Hierarchical poly practitioners often negotiate strict rules of contact to ensure there are no boundary transgressions — such as loving a secondary partner more than feels acceptable to the primary partner.
Non-hierarchical polyamorists, in contrast, believe in maintaining a number of separate-but-equal relationships, which can manifest as anything from dating a few people at once to living in group marriages (a group of three might be called a "triad", while a group of four is often called a "quad").
She also has other relationships, including a serious boyfriend who lives in the United States, and both her live-in partner and life partner have other relationships as well."Monogamy has never made sense to me, at least as a relationship structure (although I know it works well for other people).
Emotionally, it makes no sense to me to think that my love for one person diminishes my ability to love others.
I spoke to a few different people about their experiences with polyamory and nonmonogamy.
Their stories reflect the wide range of emotions that accompany these complex relationships; no one story is the same. She lives in Toronto with a male partner, whom she has been dating for over five years, and has a woman she considers her life partner, whom she has been close to for approximately three years.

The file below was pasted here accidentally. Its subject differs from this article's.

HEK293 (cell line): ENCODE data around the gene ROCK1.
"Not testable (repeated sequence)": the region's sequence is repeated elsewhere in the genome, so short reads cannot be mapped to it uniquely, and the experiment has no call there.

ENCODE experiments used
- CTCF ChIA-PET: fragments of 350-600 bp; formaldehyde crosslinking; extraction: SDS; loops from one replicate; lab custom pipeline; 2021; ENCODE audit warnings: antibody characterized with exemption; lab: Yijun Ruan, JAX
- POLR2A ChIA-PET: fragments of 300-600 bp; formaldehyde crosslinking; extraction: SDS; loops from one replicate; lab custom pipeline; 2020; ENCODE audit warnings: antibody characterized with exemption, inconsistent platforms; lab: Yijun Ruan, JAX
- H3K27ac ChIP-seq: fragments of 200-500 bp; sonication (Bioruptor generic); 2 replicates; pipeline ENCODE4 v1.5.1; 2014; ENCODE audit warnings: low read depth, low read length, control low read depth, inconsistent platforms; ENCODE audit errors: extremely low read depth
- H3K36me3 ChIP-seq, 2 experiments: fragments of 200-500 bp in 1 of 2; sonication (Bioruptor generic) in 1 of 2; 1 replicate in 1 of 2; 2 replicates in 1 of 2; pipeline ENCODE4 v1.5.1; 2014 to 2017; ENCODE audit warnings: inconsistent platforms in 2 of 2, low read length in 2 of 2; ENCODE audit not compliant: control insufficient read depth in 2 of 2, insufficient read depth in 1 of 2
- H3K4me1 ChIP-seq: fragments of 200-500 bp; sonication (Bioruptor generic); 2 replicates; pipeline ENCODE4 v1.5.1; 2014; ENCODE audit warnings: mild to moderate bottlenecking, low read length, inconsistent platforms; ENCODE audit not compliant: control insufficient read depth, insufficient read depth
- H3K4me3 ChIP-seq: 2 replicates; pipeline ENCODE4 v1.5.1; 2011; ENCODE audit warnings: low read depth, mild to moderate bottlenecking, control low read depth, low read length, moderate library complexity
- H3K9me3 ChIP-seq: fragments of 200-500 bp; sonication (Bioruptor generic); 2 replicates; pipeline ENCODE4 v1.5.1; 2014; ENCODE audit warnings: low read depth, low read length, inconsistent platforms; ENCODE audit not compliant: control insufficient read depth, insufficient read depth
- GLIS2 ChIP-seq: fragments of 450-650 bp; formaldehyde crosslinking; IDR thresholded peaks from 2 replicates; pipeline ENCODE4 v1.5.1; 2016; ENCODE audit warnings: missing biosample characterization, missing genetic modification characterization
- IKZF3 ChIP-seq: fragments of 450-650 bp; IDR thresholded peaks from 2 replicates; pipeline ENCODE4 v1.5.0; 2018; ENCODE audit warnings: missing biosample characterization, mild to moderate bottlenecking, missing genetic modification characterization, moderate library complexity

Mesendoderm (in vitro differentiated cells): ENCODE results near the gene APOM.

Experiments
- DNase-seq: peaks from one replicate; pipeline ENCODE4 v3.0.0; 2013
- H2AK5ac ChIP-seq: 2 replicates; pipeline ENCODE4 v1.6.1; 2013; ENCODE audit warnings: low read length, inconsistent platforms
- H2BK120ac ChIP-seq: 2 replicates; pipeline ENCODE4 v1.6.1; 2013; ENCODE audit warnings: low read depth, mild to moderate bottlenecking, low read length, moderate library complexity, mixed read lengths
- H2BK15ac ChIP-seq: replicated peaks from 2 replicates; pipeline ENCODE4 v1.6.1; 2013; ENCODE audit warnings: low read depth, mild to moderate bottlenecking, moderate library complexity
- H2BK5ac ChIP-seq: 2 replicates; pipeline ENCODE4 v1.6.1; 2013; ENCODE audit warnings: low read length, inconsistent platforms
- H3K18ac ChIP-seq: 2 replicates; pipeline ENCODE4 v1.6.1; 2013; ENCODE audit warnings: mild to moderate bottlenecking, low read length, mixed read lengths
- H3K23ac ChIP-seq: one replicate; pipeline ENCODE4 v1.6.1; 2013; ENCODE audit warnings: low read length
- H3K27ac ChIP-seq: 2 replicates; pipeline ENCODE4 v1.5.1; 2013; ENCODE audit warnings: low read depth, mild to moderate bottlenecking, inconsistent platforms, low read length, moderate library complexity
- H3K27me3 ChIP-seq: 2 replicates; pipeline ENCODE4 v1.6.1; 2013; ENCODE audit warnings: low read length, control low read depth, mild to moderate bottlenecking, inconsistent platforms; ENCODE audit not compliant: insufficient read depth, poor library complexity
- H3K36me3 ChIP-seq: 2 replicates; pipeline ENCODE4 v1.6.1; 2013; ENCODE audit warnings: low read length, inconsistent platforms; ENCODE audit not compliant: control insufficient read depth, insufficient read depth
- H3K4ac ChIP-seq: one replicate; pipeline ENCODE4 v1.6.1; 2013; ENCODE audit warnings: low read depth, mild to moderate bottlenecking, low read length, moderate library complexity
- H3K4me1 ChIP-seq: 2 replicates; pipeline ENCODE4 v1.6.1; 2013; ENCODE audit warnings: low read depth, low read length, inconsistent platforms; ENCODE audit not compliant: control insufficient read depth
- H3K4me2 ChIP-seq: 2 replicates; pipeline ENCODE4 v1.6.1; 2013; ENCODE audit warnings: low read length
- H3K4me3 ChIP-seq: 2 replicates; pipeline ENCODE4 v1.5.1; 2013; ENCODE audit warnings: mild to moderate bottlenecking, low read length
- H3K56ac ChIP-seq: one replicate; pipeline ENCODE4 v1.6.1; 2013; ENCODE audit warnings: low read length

It's just too much damned work and I, for one, would rather spend my time swimming or devoting myself to a great job or starting a family rather than processing and debugging a complex relationship arrangement for the rest of my life.
I came to recognize that for me, poly was a way of dating and boosting my ego, maintaining social connections, and deflecting codependent tendencies in myself."I have yet to see anyone pull it off without major doses of drama and bullshit and ego and pain. Some poly relationships last a while (like my five year one!
And, that shit gets really tiring.""My earliest exposure to poly was gay couples in "open" relationships.
For a long time I tried to be in monogamous relationships, especially after early attempts to negotiate open relationships failed, because they felt like the only option available to me. When I learned that 'poly' was a thing and that I wasn't alone — and didn't have to be some kind of bohemian genius to make things work — it was a tremendous relief."Poly feels like it's really central to who I am, and it's tightly interwoven with other aspects of my identity.
Poly for me is strongly tied to the importance I place on individual autonomy in the context of healthy communities. But, it's also unavoidable."There are a heap of benefits.
I believe my reaction was something along the lines of "Yahtzee! Love does not need to be limited, and it's possible to love more than one person at the same time.
It was never the concept I had issues with, rather it was the often tragic implementation of it.